Greek And Roman Civilization Pdf
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- Journal of World History
- Homosexuality in Ancient Greek and Roman Civilization:
- Journal of World History
- Greeks, Romans, and barbarians
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Journal of World History
This course introduces students to the material and visual culture of the ancient Mediterranean from the Bronze Age through the Late Antique period. In addition to the great public architectural monuments, temples, and famous works of art, we will also explore the archaeological remains and visual images of everyday commercial and domestic space.
We will focus our discussions on how visual and material culture both shaped and were shaped by different aspects of society in antiquity, such as religion, politics, economy, views on gender and sexuality, social status, and ethnicity. To this end, you will practice stylistic analysis, technical analysis, and interpretation of an array of ancient works within the socio- historical context they were produced.
Throughout this process, you will engage with various critical approaches to the interpretation of ancient art, such as reception, kopienkritik, arte plebea, and gender studies. Survey: Students will analyze works of art and architecture from diverse genres and from a range of historical periods and geographical locations in Ancient Mediterranean between the Bronze Age and Late Antique periods, identifying similarities, differences, and interrelations between periods and cultures.
Social Theory: Students will analyze the impact of social, economic, and political factors on the development, production, and reception of ancient art and architecture, interpreting art within its socio-historical context. Stylistic Analysis: Using the appropriate vocabulary in writing and speaking, students will identify formal properties of a work of art and their relation to characteristics of a particular period style.
Technical Analysis: Using the appropriate vocabulary in writing and speaking, students will identity the materials and techniques used to produce a work of art. Students will discuss important critical approaches to the interpretation of ancient art. Upper-Level Writing Requirement: Students will demonstrate competency in research and writing by composing a page Honors: 12 pp; Graduate Student: 15 pp research paper. This is a fast-paced course, covering two major civilizations and ca.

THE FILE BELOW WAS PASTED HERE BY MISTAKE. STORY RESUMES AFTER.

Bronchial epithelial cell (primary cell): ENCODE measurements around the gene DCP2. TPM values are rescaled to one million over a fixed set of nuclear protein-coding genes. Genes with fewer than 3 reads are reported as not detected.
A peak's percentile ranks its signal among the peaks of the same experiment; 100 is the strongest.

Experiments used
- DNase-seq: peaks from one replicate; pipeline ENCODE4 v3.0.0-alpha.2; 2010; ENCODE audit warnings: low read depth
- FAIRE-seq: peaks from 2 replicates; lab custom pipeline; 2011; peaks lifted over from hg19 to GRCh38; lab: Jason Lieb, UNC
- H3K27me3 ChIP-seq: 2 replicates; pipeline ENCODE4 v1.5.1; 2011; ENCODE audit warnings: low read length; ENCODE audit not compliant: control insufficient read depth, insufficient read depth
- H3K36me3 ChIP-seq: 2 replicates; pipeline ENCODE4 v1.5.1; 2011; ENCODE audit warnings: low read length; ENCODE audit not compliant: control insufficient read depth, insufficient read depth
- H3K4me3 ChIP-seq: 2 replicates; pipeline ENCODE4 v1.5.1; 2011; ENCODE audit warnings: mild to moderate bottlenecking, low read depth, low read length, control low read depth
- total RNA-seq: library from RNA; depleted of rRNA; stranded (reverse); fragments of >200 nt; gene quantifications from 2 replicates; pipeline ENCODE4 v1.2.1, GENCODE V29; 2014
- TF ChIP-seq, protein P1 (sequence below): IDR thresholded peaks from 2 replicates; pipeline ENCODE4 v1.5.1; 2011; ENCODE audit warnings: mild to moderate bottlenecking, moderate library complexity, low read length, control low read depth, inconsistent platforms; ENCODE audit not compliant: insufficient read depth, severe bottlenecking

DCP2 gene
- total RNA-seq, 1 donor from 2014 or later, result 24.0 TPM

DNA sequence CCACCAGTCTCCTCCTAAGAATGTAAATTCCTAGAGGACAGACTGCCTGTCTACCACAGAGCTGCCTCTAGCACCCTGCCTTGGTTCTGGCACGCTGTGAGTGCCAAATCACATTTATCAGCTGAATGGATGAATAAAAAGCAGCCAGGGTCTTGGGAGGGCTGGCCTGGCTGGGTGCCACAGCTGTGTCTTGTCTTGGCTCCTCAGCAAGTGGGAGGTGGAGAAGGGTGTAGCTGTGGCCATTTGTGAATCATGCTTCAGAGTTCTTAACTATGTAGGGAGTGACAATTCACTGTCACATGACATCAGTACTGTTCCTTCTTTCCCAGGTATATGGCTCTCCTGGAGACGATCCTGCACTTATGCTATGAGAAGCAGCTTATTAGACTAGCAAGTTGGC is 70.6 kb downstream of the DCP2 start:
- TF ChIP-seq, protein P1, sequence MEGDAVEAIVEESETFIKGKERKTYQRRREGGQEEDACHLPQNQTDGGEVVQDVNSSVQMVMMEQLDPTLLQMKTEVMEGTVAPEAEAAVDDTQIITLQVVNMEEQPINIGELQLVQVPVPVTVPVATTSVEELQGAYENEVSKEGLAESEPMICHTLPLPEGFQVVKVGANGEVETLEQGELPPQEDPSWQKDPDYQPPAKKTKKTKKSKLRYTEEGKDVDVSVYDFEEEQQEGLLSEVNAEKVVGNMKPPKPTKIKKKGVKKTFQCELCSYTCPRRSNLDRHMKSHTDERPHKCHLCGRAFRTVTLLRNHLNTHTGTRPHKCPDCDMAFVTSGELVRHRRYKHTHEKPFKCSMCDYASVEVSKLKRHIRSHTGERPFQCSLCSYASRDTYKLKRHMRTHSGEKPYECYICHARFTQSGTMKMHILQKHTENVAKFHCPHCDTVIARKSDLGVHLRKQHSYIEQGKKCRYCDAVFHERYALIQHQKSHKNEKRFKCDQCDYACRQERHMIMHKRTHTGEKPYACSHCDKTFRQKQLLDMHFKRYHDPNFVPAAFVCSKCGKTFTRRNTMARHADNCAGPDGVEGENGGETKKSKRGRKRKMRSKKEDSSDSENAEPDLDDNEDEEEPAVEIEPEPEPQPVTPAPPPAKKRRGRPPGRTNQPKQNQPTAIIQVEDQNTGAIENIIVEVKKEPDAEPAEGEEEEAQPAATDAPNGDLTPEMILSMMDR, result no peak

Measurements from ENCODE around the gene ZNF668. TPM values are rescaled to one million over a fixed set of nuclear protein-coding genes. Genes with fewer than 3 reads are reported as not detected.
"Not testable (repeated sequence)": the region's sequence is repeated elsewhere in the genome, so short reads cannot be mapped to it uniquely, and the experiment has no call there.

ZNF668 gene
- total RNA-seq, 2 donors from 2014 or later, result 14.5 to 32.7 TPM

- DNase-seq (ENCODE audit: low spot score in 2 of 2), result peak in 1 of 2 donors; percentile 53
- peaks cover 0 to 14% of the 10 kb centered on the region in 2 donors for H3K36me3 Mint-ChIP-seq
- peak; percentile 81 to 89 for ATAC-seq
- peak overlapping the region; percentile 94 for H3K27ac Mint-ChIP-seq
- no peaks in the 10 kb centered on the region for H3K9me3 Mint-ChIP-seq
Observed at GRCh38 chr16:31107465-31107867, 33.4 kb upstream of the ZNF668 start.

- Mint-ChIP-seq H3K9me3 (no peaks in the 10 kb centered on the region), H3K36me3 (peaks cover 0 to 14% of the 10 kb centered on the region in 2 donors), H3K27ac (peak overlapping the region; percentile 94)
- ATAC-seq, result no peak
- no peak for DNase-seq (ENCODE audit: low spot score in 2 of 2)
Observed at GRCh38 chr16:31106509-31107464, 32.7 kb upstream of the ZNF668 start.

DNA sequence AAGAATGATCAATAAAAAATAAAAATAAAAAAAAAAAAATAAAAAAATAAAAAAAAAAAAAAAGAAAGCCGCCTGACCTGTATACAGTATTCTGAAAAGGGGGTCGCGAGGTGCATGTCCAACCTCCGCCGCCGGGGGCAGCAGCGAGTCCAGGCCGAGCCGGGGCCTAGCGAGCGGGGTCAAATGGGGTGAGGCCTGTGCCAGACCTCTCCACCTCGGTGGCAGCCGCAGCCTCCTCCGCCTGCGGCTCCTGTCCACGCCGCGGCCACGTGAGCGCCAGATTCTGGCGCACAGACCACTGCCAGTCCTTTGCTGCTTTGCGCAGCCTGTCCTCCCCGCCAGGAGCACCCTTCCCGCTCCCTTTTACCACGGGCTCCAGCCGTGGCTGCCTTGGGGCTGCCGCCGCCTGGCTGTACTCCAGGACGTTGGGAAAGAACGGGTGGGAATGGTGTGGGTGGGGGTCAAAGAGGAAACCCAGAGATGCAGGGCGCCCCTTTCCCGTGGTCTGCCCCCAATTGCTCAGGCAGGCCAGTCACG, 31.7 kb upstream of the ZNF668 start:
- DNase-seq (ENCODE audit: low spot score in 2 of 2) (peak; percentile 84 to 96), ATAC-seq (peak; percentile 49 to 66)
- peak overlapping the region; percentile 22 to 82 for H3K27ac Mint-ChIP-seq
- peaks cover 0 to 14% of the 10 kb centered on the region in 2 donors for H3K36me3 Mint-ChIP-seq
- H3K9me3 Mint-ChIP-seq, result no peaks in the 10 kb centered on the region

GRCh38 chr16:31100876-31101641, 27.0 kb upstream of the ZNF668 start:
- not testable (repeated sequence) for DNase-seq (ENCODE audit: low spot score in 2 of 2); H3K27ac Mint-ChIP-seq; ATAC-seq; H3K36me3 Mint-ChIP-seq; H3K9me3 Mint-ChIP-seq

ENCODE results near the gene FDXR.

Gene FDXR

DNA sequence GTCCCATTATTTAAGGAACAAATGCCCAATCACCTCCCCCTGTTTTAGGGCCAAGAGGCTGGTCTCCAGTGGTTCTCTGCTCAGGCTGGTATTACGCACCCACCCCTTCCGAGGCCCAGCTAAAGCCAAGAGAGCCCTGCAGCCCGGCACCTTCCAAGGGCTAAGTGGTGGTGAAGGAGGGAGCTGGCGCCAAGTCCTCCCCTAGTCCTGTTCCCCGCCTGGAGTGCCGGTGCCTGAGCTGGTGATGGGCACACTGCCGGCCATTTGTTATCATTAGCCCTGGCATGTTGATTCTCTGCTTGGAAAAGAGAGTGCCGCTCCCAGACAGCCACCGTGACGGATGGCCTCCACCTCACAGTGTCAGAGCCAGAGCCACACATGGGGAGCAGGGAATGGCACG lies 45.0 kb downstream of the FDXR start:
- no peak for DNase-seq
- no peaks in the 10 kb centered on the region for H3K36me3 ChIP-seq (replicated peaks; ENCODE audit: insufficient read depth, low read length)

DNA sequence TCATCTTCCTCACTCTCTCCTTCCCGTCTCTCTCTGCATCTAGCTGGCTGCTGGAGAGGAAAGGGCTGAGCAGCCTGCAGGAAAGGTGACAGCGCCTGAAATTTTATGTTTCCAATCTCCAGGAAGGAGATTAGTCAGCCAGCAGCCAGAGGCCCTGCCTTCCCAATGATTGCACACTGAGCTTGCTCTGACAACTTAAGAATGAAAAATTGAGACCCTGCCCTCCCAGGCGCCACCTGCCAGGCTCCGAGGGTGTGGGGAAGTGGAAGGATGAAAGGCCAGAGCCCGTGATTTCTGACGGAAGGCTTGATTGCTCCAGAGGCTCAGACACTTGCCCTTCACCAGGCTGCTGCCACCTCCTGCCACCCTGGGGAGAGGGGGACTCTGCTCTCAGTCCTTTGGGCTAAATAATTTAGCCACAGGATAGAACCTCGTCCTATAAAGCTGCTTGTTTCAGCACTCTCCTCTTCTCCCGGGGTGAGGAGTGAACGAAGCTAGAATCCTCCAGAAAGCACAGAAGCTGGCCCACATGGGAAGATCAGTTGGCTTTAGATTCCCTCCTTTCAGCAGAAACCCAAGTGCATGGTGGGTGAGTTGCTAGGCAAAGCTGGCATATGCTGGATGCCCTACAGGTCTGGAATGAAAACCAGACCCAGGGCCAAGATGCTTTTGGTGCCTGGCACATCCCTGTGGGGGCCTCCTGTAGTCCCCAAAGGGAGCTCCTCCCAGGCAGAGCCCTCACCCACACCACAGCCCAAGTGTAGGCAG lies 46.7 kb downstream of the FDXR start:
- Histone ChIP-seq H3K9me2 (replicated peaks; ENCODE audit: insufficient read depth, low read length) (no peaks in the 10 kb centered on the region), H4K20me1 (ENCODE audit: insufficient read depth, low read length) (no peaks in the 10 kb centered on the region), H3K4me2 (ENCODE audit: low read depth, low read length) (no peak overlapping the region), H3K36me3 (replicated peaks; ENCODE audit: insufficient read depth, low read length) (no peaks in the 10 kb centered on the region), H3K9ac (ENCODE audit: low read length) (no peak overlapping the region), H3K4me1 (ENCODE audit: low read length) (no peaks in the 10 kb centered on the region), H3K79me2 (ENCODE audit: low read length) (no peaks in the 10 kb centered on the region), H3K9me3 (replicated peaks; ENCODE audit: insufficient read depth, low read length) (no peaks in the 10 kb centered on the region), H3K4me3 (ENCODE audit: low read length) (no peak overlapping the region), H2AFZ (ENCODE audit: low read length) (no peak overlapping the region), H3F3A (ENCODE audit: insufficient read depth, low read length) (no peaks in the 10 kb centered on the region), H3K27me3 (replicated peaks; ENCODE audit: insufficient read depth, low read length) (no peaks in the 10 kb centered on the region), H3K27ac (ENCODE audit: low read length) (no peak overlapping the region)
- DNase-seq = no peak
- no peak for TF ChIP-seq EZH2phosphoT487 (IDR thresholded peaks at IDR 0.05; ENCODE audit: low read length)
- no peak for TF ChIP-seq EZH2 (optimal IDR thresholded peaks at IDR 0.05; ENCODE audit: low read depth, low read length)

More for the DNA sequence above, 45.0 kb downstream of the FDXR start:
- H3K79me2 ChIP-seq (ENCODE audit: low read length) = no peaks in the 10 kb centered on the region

This means that each and every class introduces new and important information. If you are not in class, your grade will suffer, your skill acquisition will suffer, and you will fail this course. If it becomes necessary for you to miss class for any reason illness, family emergency, gin flu, apathy, flat tire, etc.
It is your responsibility to catch up on any missed material by borrowing notes from classmates and coming to speak with me during office hours. If you miss 4 classes in a row without contacting me, I will report you to the Dean of Students out of concern for your wellbeing. You will have the opportunity to earn 3 participation points for each class in which you are both physically and mentally present and demonstrate thorough preparedness.
If you are absent, you will receive an automatic 0 for that day. Everyone has off days; and so, I will magnanimously drop your lowest 3 participation scores at the end of the semester. Expect between pages of reading per class. If you have not completed the readings prior to class, you will not be able to participate in our discussions, which will negatively impact your participation grade.
With this in mind I have designed a project in collaboration with the University Collections Facility. You will be asked to visit the Museum Collections and pick an artifact from their Greek and Roman collection. Using stylistic, technical, and socio-historical analysis, you will be asked to recreate the life cycle of your object from its production through to its deposition into the archaeological record, paying particular attention to questions of patron, viewer, function, and cultural significance.
This will require you to do some research into your artifact-type in order to create a narrative for your object that is grounded in historical fact. You will type-up your analysis c. In addition, you will prepare a short PowerPoint presentation — 5 Slides in 5 minutes — on your artifact to share with the class. If you are not in class, your date will be assigned to you.
More specific details regarding the Artifact Life Cycle Project will follow in the second week of the semester. Exam material will be drawn from the assigned readings, lectures, discussions, and student reports.
In short, any material assigned or discussed in class is fair game. I will provide more details about exam format closer to Exam 1, but expect exams to include slide identifications, term ids, and short answers. If you are not in class, your topic will be assigned to you. Clarity of argument, sophistication of analysis, structure, and grammatical and syntactical issues will all be factored into the final grade of the paper along with the quality of research. Proofreading errors will be detrimental to the grade.
Further details on the preliminary bibliography and thesis and paper guidelines will be handed out as the semester progresses. Contact me within 24 hours of that absence to request a make-up or permission to hand-in a late assignment. Do not show up to class on Tuesday to tell me that you missed an assignment due last Thursday. If you think that you may need to miss class or turn in something late, the sooner you contact me to discuss the situation, the more likely I will be to accommodate you.